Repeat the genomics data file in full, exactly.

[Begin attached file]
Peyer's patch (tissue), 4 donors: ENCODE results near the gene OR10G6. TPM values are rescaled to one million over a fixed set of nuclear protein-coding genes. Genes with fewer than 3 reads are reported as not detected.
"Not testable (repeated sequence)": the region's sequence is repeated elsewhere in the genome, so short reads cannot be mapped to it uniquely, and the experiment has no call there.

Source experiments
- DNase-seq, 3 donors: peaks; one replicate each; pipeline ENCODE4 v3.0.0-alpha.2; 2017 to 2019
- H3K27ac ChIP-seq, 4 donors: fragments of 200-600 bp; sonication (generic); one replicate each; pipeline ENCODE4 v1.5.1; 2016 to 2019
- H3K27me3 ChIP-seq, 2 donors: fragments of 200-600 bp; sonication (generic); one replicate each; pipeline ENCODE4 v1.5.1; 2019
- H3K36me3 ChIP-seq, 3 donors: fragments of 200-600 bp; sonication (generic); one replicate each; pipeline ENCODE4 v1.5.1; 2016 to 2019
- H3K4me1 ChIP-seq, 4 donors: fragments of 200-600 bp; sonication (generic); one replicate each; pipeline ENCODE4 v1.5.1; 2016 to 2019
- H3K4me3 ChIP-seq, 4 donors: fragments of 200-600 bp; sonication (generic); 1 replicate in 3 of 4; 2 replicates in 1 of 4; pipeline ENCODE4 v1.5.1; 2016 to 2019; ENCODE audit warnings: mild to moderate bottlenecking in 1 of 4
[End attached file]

Peyer's patch (tissue), 4 donors: ENCODE results near the gene OR10G6. TPM values are rescaled to one million over a fixed set of nuclear protein-coding genes. Genes with fewer than 3 reads are reported as not detected.
"Not testable (repeated sequence)": the region's sequence is repeated elsewhere in the genome, so short reads cannot be mapped to it uniquely, and the experiment has no call there.

Source experiments
- DNase-seq, 3 donors: peaks; one replicate each; pipeline ENCODE4 v3.0.0-alpha.2; 2017 to 2019
- H3K27ac ChIP-seq, 4 donors: fragments of 200-600 bp; sonication (generic); one replicate each; pipeline ENCODE4 v1.5.1; 2016 to 2019
- H3K27me3 ChIP-seq, 2 donors: fragments of 200-600 bp; sonication (generic); one replicate each; pipeline ENCODE4 v1.5.1; 2019
- H3K36me3 ChIP-seq, 3 donors: fragments of 200-600 bp; sonication (generic); one replicate each; pipeline ENCODE4 v1.5.1; 2016 to 2019
- H3K4me1 ChIP-seq, 4 donors: fragments of 200-600 bp; sonication (generic); one replicate each; pipeline ENCODE4 v1.5.1; 2016 to 2019
- H3K4me3 ChIP-seq, 4 donors: fragments of 200-600 bp; sonication (generic); 1 replicate in 3 of 4; 2 replicates in 1 of 4; pipeline ENCODE4 v1.5.1; 2016 to 2019; ENCODE audit warnings: mild to moderate bottlenecking in 1 of 4